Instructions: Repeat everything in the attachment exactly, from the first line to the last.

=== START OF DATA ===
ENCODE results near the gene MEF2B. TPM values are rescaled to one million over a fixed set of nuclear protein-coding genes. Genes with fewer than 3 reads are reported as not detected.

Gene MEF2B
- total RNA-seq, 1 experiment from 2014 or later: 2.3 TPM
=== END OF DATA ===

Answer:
ENCODE results near the gene MEF2B. TPM values are rescaled to one million over a fixed set of nuclear protein-coding genes. Genes with fewer than 3 reads are reported as not detected.

Gene MEF2B
- total RNA-seq, 1 experiment from 2014 or later: 2.3 TPM